Monday, February 15, 2010

LDS Gospel Doctrine Class - Old Testament #8

Lesson 8 Gen 13-14, 18-19

Abraham, Melchizedek and Lot

Background: The Flood has caused a restart of the human family. In the days of Peleg, the nations are divided among the divine sons of El Elyon, God Almighty. The greatest group, Israel, is given to Elohim’s son, Jehovah (Yahweh). Beginning with the man, Abram, Yahweh promises him great blessings of land and posterity if Abram is faithful to him. With his faithfulness, Abram proves he is worthy to be a divine son of Yahweh/Jehovah and the Lord gives him a new name, Abraham. The name change, an “H” possibly coming from Yahweh’s own name (YHWH), shows that Abraham is his divine son.

Abraham has spent a cycle of drought in Egypt, where both he and Sarah are tested. He leaves with great riches, and returns to the Promised Land, Canaan. Others also dwell in the land, and Abraham seeks to dwell peacefully among his neighbors.

Established in the land of Canaan

Returning from Egypt with great riches and flocks, Abraham and Lot soon find there is not enough room for the two to remain together. Even though Abraham has already received the promise of the lands he would inherit, he allows Lot to choose which area he would prefer.

Seeing that the low lands were very fertile, Lot chooses to go east to the plain, leaving the dry highlands for Abraham. In the area Lot goes to are several city-states, including Sodom and Gomorrah. In fact, Lot “pitched his tent toward Sodom” (Gen 13:12). The big city lights tend to be attractive to people, including farmers and shepherds. Shepherding is a difficult job, and we will see that Lot eventually moves into the big city, enjoying the comforts and companionship of those dwelling therein.

Abraham, meanwhile, would build an altar to Jehovah wherever he went. Whether it was between Bethel (House of God) and Ai (Heap of ruins), or near Hebron, Abraham immediately set about building altars and establishing his home as a holy place for God.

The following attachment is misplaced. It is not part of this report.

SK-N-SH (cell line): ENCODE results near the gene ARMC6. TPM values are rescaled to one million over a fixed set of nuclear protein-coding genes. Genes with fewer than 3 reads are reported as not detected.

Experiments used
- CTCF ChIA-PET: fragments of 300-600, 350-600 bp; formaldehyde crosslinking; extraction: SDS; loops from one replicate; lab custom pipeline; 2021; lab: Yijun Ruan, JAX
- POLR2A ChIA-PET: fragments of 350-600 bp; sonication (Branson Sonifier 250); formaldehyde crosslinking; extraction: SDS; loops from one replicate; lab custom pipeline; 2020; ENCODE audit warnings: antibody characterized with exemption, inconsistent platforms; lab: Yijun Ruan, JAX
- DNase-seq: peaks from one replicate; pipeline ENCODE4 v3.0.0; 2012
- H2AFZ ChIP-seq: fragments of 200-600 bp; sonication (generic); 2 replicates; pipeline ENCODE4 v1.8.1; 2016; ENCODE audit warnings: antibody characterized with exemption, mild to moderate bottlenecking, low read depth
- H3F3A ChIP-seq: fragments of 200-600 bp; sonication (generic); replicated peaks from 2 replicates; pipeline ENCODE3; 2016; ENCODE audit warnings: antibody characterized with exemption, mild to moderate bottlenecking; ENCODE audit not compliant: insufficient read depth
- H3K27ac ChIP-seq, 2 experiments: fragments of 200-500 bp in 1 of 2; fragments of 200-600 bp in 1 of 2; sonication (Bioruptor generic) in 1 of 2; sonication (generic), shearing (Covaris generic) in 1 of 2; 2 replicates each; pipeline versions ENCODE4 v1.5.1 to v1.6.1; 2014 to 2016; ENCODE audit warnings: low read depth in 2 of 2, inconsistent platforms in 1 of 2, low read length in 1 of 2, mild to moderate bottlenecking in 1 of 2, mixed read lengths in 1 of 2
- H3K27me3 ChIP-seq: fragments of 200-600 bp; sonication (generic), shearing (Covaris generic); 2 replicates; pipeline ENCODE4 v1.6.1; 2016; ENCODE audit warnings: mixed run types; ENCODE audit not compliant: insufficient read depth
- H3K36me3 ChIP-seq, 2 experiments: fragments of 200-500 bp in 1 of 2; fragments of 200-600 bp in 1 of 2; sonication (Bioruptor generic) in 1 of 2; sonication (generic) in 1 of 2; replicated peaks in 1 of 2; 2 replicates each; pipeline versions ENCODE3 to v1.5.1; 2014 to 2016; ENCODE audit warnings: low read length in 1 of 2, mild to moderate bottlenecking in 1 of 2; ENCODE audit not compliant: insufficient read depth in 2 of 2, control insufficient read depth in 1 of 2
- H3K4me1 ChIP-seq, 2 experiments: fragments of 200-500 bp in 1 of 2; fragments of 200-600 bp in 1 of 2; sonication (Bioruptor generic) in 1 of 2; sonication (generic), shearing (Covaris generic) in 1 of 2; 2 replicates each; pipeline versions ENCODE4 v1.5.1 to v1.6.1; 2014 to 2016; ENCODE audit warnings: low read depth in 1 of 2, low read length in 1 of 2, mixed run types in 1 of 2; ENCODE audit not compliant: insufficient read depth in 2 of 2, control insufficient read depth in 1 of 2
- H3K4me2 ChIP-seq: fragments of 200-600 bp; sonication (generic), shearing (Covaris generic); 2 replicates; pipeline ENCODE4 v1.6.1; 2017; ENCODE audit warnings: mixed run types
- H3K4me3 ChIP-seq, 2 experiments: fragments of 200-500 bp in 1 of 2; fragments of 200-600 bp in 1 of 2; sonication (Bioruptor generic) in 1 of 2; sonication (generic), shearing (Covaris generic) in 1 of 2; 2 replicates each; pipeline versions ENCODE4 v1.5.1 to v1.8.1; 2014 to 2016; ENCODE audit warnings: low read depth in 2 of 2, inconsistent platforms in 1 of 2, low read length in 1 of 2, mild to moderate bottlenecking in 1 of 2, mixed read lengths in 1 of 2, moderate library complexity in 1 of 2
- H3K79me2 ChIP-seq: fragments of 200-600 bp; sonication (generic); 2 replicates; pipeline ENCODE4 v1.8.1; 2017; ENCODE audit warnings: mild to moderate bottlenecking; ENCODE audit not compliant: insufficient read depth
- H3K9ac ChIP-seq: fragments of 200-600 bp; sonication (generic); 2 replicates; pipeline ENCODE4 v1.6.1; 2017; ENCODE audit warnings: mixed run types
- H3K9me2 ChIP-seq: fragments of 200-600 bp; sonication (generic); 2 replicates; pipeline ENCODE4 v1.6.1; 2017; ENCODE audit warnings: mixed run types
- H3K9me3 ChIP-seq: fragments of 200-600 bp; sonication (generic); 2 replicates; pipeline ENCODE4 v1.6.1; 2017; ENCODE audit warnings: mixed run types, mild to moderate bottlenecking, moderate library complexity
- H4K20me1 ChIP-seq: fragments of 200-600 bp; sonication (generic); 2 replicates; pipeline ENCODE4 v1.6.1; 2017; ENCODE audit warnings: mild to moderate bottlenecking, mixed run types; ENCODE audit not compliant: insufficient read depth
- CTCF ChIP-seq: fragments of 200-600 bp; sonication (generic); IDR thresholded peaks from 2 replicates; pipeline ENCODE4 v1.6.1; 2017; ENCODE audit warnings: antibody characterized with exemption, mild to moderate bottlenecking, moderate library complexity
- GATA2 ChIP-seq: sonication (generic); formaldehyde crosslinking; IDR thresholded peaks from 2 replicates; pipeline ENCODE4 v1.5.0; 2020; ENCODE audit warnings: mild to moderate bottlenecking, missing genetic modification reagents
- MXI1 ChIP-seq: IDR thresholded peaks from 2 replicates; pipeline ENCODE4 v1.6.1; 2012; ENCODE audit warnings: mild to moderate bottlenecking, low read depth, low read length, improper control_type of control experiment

Genesis tells us that the plain of Jordan was a very pleasant land until the Lord destroyed Sodom and Gomorrah. The Dead Sea may not have been as dead as it is today, nor the area as dry as we now know it. Still, it was an area fraught with dangers.

Because the area was fertile and prosperous, it became the perfect spot for marauding peoples to invade and plunder. In Genesis 14, the kings of Shinar, Ellasar, Elam and Tidal the king of nations made war with the people around Sodom and Gomorrah. They obtained control of the area for 12 years, turning the local cities into vassal states that paid tribute. Shinar and the other invading kingdoms came from near the land of Babel (modern day Iran/Iraq). After 12 years, the kings of the plains tried to rebel. It seemed to have been an easy win for the foreigners, as both local kings fled from the battle near the Dead Sea, and fell into a slime pit. What is a slime pit? The slime is probably a liquid mix of bitumen, a low-grade petroleum fuel, which during earthquakes tends to bubble up in and around the Dead Sea. When you think of the La Brea Tar Pits in California, you get the idea.

Often when a vassal state would rebel, the sovereign king would order the people carried away into other lands, so that they could no longer pose a threat to the kingdom. That is exactly what the foreign kings did. They carried away treasure and people, including Lot, who by this time dwelt within the city of Sodom.

When Abraham learned of Lot’s capture and fearing he would be carried off as a slave elsewhere, Abram gathered with his neighbors in the plain of Mamre the Amorite. Abram had his own personal, trained army of 318 (Gen 14:14), who pursued the foreign kings into what would later be known as the land of the tribe of Dan in northern Israel. After a night battle that included stratagem, Abram recovered the people and treasures of Sodom, including Lot.

Significance of the number 318

What is significant of the 318 specially trained soldiers that Abraham had? According to the Epistle of pseudo-Barnabus (an early Christian book), Abraham had all 318 circumcised to make them holy. Barnabus then explained
“For the scripture saith; And Abraham circumcised of his household
eighteen males and three hundred. What then was the knowledge
given unto him? Understand ye that He saith the eighteen first,
and then after an interval three hundred In the eighteen 'I'
stands for ten, 'H' for eight. Here thou hast JESUS (IHSOYS). And
because the cross in the 'T' was to have grace, He saith also three
hundred. So He revealeth Jesus in the two letters, and in the
remaining one the cross.”
. (Barnabas 9:7,

Early Christians saw the 318 circumcised soldiers of Abraham as a metaphor of Christ. Just as they redeemed Lot and the wicked of Sodom, so would Christ show grace on the cross.

Melchizedek the High Priest of El Elyon/Elohim